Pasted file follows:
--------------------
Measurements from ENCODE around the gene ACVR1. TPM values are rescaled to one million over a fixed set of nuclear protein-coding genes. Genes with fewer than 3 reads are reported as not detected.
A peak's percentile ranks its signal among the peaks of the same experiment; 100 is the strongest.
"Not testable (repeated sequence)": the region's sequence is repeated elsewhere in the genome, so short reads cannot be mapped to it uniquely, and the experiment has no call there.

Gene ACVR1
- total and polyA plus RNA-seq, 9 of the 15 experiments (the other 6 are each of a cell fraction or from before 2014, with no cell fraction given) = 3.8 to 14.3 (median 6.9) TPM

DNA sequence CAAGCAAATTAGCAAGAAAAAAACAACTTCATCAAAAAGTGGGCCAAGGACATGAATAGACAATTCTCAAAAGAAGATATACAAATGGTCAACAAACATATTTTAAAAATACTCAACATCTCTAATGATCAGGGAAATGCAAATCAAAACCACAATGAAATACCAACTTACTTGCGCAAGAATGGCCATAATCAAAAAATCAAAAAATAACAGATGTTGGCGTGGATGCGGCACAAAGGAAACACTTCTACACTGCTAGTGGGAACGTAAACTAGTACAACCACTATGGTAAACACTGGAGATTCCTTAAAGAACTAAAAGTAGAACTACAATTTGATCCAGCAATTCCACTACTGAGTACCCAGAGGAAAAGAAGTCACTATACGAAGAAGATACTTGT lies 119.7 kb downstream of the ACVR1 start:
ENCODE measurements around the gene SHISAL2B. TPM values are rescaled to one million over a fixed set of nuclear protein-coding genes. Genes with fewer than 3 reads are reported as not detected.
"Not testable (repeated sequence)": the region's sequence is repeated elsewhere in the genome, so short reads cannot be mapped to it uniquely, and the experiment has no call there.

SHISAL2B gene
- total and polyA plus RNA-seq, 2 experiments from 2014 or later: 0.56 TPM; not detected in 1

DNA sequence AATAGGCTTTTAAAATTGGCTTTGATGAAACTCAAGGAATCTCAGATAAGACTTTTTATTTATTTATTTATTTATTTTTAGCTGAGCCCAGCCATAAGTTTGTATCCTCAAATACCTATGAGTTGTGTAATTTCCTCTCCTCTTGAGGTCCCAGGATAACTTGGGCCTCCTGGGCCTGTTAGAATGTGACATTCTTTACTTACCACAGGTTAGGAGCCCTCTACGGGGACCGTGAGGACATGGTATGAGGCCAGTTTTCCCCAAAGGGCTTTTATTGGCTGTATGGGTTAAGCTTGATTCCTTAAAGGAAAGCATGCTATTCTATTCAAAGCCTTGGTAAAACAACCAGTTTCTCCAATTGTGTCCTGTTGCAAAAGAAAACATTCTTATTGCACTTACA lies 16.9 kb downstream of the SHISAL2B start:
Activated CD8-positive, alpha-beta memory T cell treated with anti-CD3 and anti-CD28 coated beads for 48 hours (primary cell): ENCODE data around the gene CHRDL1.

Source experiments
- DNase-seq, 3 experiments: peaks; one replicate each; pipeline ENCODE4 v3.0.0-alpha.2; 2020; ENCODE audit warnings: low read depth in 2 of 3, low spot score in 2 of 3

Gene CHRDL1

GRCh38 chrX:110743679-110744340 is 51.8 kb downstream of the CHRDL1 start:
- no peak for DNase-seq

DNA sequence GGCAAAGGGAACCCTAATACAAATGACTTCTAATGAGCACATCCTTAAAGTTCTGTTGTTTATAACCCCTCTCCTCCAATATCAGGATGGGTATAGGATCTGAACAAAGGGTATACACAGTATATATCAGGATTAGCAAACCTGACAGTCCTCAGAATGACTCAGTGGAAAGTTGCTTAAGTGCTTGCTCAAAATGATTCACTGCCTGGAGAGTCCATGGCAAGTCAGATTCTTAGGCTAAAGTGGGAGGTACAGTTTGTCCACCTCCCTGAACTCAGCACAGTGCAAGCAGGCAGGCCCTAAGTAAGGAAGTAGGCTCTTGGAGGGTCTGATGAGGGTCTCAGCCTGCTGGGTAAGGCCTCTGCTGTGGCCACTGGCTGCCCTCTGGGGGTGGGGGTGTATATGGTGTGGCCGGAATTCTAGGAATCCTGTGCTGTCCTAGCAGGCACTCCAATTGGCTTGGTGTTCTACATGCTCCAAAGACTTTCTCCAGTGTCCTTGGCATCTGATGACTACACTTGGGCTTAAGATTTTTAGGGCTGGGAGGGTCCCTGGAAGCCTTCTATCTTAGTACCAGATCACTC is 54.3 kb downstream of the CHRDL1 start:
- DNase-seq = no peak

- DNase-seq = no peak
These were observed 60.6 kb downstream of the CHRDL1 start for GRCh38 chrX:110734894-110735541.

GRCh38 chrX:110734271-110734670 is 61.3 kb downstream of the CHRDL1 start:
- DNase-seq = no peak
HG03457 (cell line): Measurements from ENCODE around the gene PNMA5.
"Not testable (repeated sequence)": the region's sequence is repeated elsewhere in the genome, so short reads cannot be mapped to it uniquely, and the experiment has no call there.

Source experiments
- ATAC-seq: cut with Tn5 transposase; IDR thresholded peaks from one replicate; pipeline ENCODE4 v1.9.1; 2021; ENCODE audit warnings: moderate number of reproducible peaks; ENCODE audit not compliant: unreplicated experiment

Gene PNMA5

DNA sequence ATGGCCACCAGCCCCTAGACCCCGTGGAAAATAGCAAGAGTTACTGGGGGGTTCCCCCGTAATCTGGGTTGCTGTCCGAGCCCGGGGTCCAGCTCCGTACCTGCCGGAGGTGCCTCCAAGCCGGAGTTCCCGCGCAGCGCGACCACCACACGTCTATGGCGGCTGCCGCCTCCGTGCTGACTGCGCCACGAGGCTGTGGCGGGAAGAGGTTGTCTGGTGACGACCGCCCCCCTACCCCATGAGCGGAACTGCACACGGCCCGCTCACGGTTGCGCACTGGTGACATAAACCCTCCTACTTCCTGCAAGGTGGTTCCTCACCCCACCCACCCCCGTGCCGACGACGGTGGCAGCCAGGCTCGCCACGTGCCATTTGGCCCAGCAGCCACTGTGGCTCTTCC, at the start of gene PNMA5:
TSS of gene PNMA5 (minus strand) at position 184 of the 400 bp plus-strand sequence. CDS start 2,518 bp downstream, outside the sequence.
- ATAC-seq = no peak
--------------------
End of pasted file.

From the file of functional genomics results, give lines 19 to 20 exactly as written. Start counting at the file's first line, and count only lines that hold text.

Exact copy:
- DNase-seq = no peak

- DNase-seq = no peak